Spam is a processed meat made of pork and ham that is mixed together with added seasonings and preservatives. It is sold worldwide and has become a household staple for some because of its easy preparation, convenience, and long shelf life. While some love it, others are uninterested, as it has been nicknamed a “mystery meat.” Spam is not a healthy food option and offers minimal health benefits. Let's take a deeper look at the nutritional value of spam and why it's not good for you.
Spam is high in calories, fat, and sodium. A two-ounce serving contains 174 calories, 15 grams of fat, and 32% of the daily sodium intake. Although these components make spam unhealthy, it does offer some micronutrients like potassium, copper, iron, and zinc.
Any meat that is highly processed is going to be a health risk. Canned, smoked, dried, or cured meat is considered processed. This is done to enhance texture and taste and increase its shelf life. Processed meats have been linked to many health risks and conditions, including heart diseases, diabetes, cancers, and chronic obstructive pulmonary disease.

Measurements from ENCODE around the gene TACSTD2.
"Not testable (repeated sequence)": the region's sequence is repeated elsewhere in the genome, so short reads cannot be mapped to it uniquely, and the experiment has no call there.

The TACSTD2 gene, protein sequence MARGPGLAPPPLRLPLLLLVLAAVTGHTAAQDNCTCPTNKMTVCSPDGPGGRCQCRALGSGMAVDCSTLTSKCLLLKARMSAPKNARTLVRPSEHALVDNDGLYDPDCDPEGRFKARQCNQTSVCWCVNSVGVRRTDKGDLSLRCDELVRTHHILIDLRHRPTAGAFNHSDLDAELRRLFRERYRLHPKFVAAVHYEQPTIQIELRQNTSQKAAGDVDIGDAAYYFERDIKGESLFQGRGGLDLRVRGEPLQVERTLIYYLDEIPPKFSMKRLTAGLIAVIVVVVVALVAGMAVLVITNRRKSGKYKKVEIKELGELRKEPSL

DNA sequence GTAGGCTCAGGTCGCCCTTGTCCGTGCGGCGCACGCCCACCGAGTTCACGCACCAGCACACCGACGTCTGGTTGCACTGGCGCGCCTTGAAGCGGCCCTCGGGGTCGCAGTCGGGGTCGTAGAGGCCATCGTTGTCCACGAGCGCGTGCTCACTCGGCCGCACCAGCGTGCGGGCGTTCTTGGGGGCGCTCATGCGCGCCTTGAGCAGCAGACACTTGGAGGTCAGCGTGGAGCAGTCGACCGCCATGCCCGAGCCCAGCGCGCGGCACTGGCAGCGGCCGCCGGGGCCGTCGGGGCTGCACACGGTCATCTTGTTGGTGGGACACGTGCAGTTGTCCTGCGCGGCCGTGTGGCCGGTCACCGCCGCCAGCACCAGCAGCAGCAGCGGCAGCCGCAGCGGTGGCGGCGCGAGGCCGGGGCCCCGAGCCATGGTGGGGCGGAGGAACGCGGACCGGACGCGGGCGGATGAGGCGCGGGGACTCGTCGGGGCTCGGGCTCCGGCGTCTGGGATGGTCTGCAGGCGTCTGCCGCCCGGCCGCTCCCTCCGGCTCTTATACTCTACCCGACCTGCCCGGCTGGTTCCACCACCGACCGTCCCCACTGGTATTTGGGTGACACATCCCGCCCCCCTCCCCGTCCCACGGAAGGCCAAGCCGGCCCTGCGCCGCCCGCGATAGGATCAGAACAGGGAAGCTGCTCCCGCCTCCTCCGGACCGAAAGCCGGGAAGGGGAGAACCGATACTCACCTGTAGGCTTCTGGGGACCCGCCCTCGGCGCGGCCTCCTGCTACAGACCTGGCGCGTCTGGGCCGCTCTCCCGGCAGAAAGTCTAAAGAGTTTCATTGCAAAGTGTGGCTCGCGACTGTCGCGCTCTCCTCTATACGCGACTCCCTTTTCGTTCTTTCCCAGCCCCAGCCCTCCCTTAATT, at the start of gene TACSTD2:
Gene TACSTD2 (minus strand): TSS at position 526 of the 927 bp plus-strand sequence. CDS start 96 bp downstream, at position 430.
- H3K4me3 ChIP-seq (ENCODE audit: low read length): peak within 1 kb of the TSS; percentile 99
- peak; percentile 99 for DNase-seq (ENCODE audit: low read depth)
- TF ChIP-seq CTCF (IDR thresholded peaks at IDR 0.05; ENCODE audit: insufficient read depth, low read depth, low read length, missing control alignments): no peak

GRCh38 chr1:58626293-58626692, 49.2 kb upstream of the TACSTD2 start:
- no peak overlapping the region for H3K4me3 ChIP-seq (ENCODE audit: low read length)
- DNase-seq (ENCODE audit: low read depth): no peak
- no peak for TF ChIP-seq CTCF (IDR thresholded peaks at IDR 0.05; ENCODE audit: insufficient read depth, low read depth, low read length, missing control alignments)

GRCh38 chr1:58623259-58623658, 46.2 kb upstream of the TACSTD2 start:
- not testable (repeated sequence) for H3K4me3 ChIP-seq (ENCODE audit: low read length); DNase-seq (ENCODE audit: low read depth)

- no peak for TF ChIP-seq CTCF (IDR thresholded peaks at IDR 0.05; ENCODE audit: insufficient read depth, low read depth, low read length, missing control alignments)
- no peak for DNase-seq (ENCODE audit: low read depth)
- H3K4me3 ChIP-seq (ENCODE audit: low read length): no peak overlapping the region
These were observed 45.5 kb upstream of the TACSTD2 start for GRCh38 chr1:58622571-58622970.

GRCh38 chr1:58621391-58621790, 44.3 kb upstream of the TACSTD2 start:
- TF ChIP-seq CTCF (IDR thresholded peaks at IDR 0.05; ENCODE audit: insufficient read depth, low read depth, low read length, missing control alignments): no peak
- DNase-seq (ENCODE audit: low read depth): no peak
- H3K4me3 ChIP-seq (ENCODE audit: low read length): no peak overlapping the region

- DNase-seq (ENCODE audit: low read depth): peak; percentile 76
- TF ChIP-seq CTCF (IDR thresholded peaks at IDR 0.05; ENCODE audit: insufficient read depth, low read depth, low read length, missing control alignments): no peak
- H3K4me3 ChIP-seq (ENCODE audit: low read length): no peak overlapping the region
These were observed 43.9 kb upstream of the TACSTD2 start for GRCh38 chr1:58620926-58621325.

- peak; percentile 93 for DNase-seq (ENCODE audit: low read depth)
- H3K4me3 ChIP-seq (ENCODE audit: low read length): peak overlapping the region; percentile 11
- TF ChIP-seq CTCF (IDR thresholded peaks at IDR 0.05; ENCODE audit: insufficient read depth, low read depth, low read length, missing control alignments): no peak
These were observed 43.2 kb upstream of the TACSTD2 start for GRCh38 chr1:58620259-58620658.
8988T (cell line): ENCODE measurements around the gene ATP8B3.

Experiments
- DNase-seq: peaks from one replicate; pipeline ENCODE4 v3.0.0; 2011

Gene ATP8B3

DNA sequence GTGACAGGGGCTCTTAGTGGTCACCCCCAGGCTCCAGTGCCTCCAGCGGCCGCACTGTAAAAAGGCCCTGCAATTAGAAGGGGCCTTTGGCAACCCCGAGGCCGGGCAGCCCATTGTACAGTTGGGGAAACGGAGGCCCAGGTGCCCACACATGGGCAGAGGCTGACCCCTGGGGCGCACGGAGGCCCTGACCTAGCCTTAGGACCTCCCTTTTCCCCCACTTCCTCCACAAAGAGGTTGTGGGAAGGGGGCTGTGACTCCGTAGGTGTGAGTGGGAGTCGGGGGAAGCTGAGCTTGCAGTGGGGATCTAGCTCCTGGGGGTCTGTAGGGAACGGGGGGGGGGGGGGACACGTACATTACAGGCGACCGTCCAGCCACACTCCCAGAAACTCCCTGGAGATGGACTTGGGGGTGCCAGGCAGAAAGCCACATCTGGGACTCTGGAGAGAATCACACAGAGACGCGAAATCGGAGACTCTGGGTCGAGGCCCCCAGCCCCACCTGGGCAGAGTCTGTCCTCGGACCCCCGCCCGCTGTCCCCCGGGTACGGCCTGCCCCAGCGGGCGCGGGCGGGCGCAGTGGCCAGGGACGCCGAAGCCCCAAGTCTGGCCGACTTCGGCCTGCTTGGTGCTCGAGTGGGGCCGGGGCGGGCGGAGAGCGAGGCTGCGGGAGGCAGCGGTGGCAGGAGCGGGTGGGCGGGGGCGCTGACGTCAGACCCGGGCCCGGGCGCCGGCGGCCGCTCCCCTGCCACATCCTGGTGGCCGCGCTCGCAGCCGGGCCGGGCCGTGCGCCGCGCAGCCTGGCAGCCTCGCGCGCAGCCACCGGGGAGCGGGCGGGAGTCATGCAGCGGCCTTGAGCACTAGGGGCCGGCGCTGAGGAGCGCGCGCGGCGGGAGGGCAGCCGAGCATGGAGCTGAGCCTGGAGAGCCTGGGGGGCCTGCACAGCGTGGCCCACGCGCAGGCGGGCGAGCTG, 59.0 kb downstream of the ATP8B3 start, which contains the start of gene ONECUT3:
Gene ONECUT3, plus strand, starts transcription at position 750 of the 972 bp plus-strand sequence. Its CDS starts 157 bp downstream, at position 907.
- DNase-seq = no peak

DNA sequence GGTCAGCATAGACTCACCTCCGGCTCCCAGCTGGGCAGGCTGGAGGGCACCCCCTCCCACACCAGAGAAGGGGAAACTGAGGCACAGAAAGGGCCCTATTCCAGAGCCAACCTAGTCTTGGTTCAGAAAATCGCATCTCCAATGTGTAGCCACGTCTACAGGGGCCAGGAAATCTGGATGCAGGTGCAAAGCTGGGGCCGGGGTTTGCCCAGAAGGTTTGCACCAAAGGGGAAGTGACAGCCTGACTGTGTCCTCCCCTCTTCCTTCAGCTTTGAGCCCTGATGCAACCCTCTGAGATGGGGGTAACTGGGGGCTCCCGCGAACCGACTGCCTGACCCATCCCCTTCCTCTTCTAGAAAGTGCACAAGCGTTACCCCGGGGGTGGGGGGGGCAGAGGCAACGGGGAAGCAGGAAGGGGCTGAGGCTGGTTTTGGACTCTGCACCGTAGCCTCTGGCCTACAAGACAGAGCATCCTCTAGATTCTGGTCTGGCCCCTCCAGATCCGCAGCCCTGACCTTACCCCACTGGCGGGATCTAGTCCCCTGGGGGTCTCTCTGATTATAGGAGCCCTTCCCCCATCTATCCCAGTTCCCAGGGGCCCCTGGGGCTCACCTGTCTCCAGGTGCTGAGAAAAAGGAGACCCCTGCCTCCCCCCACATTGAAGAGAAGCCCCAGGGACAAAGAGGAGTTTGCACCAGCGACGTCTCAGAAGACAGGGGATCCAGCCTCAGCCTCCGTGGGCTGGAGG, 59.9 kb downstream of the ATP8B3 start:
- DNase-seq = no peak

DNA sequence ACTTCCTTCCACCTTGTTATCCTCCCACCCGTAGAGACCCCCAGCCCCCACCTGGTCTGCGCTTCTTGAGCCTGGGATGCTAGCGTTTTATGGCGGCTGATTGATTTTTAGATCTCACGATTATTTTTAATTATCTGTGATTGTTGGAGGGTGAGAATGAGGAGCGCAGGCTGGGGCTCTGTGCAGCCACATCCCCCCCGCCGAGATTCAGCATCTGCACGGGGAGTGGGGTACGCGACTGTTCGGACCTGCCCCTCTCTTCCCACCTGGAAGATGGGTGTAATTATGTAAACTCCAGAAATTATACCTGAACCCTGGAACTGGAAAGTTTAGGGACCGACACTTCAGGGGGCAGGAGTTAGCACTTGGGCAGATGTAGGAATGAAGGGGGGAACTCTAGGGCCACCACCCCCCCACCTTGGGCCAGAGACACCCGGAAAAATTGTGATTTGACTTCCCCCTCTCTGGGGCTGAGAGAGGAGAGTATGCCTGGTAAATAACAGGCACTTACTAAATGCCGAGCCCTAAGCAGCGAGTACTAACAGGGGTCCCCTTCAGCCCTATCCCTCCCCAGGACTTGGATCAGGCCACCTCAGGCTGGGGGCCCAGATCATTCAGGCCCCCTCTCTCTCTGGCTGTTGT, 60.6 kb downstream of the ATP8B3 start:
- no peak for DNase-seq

Spam's high sodium content is another cause for concern. A two-ounce serving is about a third of the recommended daily amount. If you are concerned with blood pressure, keeping an eye on sodium intake is very important. Studies have shown that decreasing sodium will also lower blood pressure. Increased sodium can affect blood flow and cause swelling and bloating. A study with 268,000 people also showed that increased sodium intake led to a higher risk of stomach cancer.
Because spam is very high in fat, it can quickly add to your daily calorie count. It is not lean meat and has 15 grams of fat in a two-ounce serving. An increased amount of fat intake can lead to weight gain and heart disease.
Spam is not a healthy food option. Although it can be convenient due to how easily it's prepared and its shelf life, it can be detrimental to your health if you eat large amounts regularly. It is high in calories, fat, and sodium while also not providing enough nutrients and vitamins. If you're looking for an alternative to spam, consider other meats for healthier protein options.
The image featured at the top of this post is ©jreika/Shutterstock.com.